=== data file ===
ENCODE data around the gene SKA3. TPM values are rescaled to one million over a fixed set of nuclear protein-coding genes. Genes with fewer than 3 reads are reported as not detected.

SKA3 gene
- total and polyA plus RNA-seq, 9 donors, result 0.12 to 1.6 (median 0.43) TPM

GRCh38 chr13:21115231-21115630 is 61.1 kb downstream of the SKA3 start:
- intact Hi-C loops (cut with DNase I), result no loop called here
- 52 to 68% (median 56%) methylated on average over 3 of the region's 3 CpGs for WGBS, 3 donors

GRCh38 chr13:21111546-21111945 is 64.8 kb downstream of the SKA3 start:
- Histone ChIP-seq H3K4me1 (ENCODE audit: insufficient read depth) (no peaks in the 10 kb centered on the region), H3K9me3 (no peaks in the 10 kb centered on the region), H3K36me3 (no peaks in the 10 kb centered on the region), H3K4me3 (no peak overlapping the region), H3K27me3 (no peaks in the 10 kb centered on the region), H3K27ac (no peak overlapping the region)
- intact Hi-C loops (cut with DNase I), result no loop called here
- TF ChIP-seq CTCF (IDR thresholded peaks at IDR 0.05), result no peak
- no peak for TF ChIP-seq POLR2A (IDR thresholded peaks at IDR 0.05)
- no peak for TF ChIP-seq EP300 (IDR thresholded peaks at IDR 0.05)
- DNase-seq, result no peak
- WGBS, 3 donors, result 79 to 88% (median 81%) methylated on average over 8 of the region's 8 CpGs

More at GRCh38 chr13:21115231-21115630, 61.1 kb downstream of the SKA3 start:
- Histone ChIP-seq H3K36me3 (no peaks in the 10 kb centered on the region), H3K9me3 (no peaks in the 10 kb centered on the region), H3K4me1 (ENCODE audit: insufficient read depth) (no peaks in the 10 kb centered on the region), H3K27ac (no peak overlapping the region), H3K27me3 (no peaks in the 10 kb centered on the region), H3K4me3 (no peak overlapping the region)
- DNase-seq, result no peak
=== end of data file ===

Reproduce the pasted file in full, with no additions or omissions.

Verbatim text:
ENCODE data around the gene SKA3. TPM values are rescaled to one million over a fixed set of nuclear protein-coding genes. Genes with fewer than 3 reads are reported as not detected.

SKA3 gene
- total and polyA plus RNA-seq, 9 donors, result 0.12 to 1.6 (median 0.43) TPM

GRCh38 chr13:21115231-21115630 is 61.1 kb downstream of the SKA3 start:
- intact Hi-C loops (cut with DNase I), result no loop called here
- 52 to 68% (median 56%) methylated on average over 3 of the region's 3 CpGs for WGBS, 3 donors

GRCh38 chr13:21111546-21111945 is 64.8 kb downstream of the SKA3 start:
- Histone ChIP-seq H3K4me1 (ENCODE audit: insufficient read depth) (no peaks in the 10 kb centered on the region), H3K9me3 (no peaks in the 10 kb centered on the region), H3K36me3 (no peaks in the 10 kb centered on the region), H3K4me3 (no peak overlapping the region), H3K27me3 (no peaks in the 10 kb centered on the region), H3K27ac (no peak overlapping the region)
- intact Hi-C loops (cut with DNase I), result no loop called here
- TF ChIP-seq CTCF (IDR thresholded peaks at IDR 0.05), result no peak
- no peak for TF ChIP-seq POLR2A (IDR thresholded peaks at IDR 0.05)
- no peak for TF ChIP-seq EP300 (IDR thresholded peaks at IDR 0.05)
- DNase-seq, result no peak
- WGBS, 3 donors, result 79 to 88% (median 81%) methylated on average over 8 of the region's 8 CpGs

More at GRCh38 chr13:21115231-21115630, 61.1 kb downstream of the SKA3 start:
- Histone ChIP-seq H3K36me3 (no peaks in the 10 kb centered on the region), H3K9me3 (no peaks in the 10 kb centered on the region), H3K4me1 (ENCODE audit: insufficient read depth) (no peaks in the 10 kb centered on the region), H3K27ac (no peak overlapping the region), H3K27me3 (no peaks in the 10 kb centered on the region), H3K4me3 (no peak overlapping the region)
- DNase-seq, result no peak